Modi government’s decision to cap air fares, even if only for three months, is retrograde. The aviation sector, like all others, has suffered a serious blow from the lockdown. Airlines should be allowed to discover demand, supply and pricing. Such decisions, popular as they might be, will only bankrupt airlines.
Nepal hurts itself by becoming a pawn of Beijing and taking on India
Nepal has gone overboard by escalating tensions with India over a border dispute and the coronavirus crisis. An invisible Chinese hand behind this is obvious. Under pressure over Covid, Beijing is back to its old tricks. India can manage that relationship. But Nepal is hurting itself by becoming a pawn.
Feel a deep and abiding affection for the brave people of Nepal. One hopes the two sides can find a graceful solution that is fair, fraternal, mutually respectful.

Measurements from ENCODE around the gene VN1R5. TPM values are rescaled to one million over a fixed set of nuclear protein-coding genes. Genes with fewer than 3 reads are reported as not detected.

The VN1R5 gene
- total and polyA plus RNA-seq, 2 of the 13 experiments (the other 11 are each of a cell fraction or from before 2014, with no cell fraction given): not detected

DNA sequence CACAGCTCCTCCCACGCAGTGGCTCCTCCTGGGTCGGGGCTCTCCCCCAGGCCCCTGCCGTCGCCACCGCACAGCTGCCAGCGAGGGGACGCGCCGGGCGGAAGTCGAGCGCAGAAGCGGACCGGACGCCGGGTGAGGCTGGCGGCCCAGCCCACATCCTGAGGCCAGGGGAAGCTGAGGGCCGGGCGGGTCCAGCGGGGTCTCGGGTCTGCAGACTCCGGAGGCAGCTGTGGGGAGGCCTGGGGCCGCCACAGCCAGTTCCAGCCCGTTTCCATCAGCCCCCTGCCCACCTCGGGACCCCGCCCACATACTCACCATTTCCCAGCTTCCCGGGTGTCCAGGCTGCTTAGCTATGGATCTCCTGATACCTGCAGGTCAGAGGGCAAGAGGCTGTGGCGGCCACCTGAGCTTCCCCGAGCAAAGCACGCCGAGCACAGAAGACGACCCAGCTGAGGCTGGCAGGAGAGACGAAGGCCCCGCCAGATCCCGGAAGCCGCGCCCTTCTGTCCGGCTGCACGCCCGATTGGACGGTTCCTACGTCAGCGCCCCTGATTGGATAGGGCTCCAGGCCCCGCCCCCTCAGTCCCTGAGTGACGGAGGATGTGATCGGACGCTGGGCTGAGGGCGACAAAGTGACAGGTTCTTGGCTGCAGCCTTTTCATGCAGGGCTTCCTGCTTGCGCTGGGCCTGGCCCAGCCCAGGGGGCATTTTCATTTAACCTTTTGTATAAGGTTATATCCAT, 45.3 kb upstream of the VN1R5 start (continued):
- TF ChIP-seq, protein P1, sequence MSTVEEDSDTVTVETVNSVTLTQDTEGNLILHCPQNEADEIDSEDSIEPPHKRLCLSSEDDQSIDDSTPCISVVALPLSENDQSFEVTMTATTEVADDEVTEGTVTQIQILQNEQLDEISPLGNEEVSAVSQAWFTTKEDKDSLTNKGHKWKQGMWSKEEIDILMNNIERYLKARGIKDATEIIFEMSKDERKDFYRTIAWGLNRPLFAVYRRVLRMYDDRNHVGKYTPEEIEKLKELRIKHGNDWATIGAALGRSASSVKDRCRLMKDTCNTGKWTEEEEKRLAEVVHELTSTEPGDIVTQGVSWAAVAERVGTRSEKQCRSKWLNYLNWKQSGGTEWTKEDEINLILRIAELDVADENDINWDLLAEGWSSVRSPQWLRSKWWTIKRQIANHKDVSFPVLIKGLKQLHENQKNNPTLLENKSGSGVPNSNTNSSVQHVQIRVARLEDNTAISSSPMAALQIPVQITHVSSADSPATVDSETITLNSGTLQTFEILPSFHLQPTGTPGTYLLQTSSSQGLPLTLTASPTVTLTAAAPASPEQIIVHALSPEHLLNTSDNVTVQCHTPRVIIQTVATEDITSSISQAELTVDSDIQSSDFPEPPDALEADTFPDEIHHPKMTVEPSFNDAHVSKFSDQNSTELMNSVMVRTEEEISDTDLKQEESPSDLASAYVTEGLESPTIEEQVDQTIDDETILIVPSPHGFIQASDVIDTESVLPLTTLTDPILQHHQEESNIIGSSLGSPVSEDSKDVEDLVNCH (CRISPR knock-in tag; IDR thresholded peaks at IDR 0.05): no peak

As a principle, price should be set by the market. However, as far as airlines in India are concerned, they have often failed to strike a perfect balance. Many have tried to increase market share by offering discounted tickets, undermining the long term viability of the industry. Equally, when in a position to do so, they have felt no compunction in gouging people who are stranded or make last minute travel plans. When civil aviation opens after a two month break, with attenuated capacity, famished managements will grab what comes their way. Analogous to Karnataka raising taxes on liquor by 60%. A three month period of stabilisation, with the government – also the owner of an airline – setting reasonable bands would protect the interests of flyers.
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